Sensory Characterization of Commercial Lager Beers and Their Correlations with Iso-α-Acid Conce...

Carlos A. Blanco, Dieudonné Nimubona, Encarnación Fernández-Fernández, Inmaculada Álvarez

  Open Access OPEN ACCESS  Peer Reviewed PEER-REVIEWED

Sensory Characterization of Commercial Lager Beers and Their Correlations with Iso-α-Acid Concentrations

Carlos A. Blanco1,, Dieudonné Nimubona1, Encarnación Fernández-Fernández1, Inmaculada Álvarez2

1Dpto. Ingeniería Agrícola y Forestal (Área de Tecnología de los Alimentos) Universidad de Valladolid. E.T.S. Ingenierías Agrarias. Avda. Madrid 44. 34004 Palencia, Spain

2Dpto. Tecnología de Alimentos. Universidad Politécnica de Valencia, C/ Camino de Vera s/n, 46023 Valencia, Spain


A total of 40 commercial lager beers (6 dark, 28 pale and 6 alcohol free) were analysed by High-Performance Liquid Chromatography (HPLC) and evaluated by a descriptive sensorial panel. Discriminant Analysis was applied to 15 sensory descriptors to obtain a classification by types of beer. Cluster Analysis identified 4 clusters grouping the 15 sensory descriptors. The Correlation Matrix confirmed a correlation between them and the subsequent Principal Component Analysis. A stepwise discriminant analysis was used to eliminate the less significant descriptors, leading to 100% of the samples being correctly classified with a reduced number of variables (colour intensity, smell of caramel, smell of toasted, persistence and viscosity). The analysis of the correlations between iso-α-acid concentrations and sensory descriptors shows a good relationship with bitter taste. Thus, HPLC data can be used for predicting lager beer bitterness through the mathematical correlation developed in this paper.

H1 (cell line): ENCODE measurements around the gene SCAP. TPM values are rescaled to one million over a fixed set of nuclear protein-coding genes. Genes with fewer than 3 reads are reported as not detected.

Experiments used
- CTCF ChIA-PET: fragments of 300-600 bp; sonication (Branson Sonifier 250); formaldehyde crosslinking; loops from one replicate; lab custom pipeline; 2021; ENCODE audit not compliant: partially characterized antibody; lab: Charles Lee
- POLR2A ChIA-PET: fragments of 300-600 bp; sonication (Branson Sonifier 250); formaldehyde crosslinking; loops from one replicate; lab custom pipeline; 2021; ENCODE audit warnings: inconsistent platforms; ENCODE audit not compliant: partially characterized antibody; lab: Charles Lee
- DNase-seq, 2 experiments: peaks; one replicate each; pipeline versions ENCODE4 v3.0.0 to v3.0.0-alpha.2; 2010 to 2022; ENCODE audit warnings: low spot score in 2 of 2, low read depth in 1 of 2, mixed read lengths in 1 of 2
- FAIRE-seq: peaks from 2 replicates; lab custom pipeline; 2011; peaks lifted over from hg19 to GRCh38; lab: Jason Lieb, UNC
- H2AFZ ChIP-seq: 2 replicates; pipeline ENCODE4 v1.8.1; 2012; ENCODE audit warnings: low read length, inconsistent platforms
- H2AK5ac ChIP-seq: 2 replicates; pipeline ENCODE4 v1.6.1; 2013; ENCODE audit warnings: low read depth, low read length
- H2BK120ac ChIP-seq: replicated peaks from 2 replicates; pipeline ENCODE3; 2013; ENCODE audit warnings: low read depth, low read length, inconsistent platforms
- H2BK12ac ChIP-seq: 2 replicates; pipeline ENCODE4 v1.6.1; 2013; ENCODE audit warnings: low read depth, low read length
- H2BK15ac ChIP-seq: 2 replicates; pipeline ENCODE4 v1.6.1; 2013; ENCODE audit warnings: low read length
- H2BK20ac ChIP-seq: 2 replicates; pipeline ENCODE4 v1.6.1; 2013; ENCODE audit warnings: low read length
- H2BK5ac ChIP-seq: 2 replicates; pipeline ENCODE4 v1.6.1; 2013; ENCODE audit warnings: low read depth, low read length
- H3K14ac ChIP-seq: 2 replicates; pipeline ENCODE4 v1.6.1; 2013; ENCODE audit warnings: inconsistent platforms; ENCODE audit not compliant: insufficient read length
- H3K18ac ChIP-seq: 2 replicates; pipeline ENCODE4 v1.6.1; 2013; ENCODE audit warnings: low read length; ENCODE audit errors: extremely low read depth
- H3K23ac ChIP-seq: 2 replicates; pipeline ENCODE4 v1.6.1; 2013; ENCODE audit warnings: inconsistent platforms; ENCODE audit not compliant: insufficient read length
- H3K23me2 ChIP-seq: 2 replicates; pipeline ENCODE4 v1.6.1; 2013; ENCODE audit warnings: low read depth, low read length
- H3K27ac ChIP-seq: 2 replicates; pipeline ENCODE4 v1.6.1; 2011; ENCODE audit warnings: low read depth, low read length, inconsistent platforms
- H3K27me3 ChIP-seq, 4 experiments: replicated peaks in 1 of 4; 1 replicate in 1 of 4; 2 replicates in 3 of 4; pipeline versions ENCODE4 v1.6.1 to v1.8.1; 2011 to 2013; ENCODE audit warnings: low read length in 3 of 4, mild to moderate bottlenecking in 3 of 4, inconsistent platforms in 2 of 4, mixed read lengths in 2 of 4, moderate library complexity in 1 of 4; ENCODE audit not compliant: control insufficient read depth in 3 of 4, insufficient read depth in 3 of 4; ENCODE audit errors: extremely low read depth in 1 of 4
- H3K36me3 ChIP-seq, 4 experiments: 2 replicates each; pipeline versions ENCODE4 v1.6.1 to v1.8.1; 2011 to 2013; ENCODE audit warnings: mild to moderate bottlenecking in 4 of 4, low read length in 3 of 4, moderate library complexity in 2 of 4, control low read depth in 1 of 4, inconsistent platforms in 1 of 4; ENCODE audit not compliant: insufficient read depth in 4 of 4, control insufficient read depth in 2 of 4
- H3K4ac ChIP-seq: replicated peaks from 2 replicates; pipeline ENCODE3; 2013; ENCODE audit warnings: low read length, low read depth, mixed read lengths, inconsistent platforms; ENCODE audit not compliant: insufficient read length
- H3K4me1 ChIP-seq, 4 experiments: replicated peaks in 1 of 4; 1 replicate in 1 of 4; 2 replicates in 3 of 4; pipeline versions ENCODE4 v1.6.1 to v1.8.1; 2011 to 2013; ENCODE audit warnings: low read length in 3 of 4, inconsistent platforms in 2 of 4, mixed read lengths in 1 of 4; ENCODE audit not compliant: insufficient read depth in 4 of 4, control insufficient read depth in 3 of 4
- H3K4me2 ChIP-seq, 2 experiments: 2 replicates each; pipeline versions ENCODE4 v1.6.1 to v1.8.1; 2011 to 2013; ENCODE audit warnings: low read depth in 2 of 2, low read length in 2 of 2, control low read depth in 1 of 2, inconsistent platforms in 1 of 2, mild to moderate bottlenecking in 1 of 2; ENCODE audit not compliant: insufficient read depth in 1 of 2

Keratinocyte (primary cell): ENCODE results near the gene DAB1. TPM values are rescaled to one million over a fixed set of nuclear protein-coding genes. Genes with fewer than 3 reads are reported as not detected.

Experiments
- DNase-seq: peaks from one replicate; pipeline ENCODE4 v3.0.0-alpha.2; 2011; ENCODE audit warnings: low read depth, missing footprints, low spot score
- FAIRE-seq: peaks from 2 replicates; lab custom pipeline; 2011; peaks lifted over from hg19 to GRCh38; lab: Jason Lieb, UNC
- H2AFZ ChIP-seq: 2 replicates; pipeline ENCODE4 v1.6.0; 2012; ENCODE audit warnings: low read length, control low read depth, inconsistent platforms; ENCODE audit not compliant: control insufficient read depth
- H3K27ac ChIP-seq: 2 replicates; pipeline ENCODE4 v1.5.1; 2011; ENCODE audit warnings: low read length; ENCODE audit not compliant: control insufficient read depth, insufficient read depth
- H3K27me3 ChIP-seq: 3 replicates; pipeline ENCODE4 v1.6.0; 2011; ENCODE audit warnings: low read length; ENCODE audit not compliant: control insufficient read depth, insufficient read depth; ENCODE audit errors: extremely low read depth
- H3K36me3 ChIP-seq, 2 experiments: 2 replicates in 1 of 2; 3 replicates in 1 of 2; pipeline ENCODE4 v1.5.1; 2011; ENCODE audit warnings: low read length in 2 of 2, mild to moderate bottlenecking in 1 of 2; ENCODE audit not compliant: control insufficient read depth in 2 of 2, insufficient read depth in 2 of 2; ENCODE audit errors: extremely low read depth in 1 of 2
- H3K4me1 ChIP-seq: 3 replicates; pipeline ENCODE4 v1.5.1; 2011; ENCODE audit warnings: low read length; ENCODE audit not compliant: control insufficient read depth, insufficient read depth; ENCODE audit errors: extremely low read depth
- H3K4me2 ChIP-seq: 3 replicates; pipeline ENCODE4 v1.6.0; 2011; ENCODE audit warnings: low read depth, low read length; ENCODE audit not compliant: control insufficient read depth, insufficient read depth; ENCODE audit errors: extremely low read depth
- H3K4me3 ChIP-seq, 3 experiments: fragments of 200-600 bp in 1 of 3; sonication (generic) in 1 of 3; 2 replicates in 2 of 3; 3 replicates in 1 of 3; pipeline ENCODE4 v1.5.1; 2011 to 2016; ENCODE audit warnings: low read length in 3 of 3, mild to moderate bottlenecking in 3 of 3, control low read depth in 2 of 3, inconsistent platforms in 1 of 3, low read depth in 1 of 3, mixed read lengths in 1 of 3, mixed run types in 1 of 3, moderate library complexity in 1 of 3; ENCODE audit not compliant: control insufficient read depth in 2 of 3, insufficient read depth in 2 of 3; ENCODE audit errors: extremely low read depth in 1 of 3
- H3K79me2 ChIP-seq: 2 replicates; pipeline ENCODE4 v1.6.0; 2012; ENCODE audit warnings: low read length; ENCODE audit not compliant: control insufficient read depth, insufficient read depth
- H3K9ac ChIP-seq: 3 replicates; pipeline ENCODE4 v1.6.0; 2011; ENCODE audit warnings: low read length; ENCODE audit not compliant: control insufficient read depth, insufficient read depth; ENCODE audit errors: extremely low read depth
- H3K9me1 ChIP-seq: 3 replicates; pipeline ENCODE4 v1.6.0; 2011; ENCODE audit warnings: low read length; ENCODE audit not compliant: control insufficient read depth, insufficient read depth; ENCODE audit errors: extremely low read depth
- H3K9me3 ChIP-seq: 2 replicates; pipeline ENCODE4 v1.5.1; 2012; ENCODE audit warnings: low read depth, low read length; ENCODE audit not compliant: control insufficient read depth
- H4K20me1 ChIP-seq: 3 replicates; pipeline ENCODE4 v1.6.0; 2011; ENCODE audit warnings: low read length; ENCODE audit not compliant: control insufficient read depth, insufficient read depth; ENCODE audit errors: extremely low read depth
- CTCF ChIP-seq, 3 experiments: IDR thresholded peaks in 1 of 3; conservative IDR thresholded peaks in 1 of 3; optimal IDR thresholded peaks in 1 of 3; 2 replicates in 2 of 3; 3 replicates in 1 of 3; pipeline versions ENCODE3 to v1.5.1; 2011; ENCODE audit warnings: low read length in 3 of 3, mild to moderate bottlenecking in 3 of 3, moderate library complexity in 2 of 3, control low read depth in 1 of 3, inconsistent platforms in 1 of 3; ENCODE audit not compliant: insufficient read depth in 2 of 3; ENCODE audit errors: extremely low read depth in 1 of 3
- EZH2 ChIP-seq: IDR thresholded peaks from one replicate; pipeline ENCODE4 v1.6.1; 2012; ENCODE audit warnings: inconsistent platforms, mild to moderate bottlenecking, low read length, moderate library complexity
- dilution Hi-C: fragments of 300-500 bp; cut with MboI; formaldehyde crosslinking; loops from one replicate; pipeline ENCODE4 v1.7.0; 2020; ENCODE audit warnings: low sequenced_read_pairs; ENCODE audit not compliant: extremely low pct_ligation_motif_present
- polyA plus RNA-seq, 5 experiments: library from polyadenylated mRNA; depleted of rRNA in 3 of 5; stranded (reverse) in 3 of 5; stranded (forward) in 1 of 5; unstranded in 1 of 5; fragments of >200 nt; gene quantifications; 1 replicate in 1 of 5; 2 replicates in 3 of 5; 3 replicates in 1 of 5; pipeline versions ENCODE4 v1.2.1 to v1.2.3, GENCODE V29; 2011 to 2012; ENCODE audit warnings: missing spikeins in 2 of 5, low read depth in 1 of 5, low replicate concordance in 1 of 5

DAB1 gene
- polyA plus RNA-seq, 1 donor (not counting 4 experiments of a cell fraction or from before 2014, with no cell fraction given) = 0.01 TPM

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Cite this article:

  • Blanco, Carlos A., et al. "Sensory Characterization of Commercial Lager Beers and Their Correlations with Iso-α-Acid Concentrations." Journal of Food and Nutrition Research 3.1 (2015): 1-8.
  • Blanco, C. A. , Nimubona, D. , Fernández-Fernández, E. , & Álvarez, I. (2015). Sensory Characterization of Commercial Lager Beers and Their Correlations with Iso-α-Acid Concentrations. Journal of Food and Nutrition Research, 3(1), 1-8.
  • Blanco, Carlos A., Dieudonné Nimubona, Encarnación Fernández-Fernández, and Inmaculada Álvarez. "Sensory Characterization of Commercial Lager Beers and Their Correlations with Iso-α-Acid Concentrations." Journal of Food and Nutrition Research 3, no. 1 (2015): 1-8.

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1. Introduction

Beer is a very complex mixture of constituents varying widely in nature and concentration levels. It is brewed by fermentation from raw materials including water, yeast, malt, and hops and contains a broad range of different chemical components that may react and interact at all stages of the brewing process [1, 2]. Brewing and aging of beer are complex processes during which several parameters have to be controlled to ensure a reproducible quality of the finished product. These include chemical parameters measured instrumentally, as well as taste and aroma properties evaluated by sensory panels [3, 4]. Practical problems associated with the sensory assessment of beer and other foodstuffs are well known. Training and maintaining of professional sensory panels is necessary for ensuring reproducibility of the results but this is expensive. In addtion the rapid saturation of the assessors, as only a limited number of samples may be assessed during the same tasting session. It is therefore not surprising that significant efforts are being directed to the development of chemical methods for analysis of attributes that can be correlated with sensory attributes appreciated by consumers. Several sensory parameters (alcohol, estery, grainy, malty) have been predicted using chemical analysis data which comprised concentrations of volatile compounds as well as original and final density, colour, etc. [5, 6, 7, 8].